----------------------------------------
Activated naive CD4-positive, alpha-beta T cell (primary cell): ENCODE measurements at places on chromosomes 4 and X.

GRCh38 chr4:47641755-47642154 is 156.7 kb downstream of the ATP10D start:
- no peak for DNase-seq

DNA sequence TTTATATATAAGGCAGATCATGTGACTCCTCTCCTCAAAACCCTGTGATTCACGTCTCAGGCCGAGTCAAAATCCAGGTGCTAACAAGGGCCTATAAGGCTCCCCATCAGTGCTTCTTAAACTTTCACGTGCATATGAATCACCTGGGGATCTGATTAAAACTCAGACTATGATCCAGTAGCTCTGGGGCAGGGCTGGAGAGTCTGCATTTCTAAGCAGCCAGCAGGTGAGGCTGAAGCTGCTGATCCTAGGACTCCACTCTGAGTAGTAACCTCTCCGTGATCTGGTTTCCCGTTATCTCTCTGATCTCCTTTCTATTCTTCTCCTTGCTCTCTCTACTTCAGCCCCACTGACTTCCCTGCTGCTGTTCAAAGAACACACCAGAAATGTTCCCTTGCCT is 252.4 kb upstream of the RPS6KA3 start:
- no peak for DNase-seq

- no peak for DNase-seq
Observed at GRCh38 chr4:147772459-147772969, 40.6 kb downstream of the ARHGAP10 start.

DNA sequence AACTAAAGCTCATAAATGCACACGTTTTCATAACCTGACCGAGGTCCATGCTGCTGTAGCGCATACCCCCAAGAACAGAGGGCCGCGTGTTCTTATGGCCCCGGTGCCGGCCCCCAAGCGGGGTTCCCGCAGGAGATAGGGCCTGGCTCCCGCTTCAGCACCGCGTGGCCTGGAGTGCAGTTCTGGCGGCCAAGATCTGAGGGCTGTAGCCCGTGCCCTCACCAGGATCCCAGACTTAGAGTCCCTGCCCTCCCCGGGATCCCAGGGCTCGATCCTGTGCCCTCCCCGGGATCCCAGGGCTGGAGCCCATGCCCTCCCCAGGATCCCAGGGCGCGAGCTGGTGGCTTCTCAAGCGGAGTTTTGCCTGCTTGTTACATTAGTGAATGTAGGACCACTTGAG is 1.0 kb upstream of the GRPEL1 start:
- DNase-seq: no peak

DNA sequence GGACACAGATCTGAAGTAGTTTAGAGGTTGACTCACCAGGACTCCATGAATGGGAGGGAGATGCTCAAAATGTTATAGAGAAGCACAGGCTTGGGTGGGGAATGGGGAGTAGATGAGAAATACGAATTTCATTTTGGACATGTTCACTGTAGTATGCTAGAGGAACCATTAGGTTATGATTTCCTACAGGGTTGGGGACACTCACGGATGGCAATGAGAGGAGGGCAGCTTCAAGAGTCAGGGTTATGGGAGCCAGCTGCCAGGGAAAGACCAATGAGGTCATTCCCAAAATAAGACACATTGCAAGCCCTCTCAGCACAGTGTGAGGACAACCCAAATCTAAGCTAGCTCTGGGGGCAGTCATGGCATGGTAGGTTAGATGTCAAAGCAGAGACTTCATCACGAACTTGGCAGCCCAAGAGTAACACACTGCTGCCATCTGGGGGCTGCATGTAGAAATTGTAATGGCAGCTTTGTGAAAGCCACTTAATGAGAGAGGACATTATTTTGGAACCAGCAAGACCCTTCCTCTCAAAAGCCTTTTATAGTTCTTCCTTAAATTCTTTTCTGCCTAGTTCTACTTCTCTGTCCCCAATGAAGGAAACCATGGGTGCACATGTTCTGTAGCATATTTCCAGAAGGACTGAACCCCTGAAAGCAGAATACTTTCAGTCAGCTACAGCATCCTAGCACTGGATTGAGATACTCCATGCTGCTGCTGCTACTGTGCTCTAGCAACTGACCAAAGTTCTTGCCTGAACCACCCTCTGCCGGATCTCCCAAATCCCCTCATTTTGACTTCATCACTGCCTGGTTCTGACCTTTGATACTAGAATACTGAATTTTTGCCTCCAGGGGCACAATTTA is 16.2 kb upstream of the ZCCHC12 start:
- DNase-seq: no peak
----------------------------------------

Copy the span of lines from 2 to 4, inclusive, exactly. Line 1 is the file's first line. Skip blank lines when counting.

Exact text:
GRCh38 chr4:47641755-47642154 is 156.7 kb downstream of the ATP10D start:
- no peak for DNase-seq

DNA sequence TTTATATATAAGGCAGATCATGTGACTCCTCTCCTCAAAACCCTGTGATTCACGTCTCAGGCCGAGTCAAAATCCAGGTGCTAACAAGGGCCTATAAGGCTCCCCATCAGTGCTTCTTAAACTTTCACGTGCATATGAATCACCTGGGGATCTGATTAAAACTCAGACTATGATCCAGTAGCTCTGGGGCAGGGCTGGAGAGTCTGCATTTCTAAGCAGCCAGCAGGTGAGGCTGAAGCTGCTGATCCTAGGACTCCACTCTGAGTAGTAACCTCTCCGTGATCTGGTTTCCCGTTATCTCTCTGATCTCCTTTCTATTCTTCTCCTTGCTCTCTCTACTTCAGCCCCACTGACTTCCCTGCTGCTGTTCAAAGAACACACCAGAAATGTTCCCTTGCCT is 252.4 kb upstream of the RPS6KA3 start: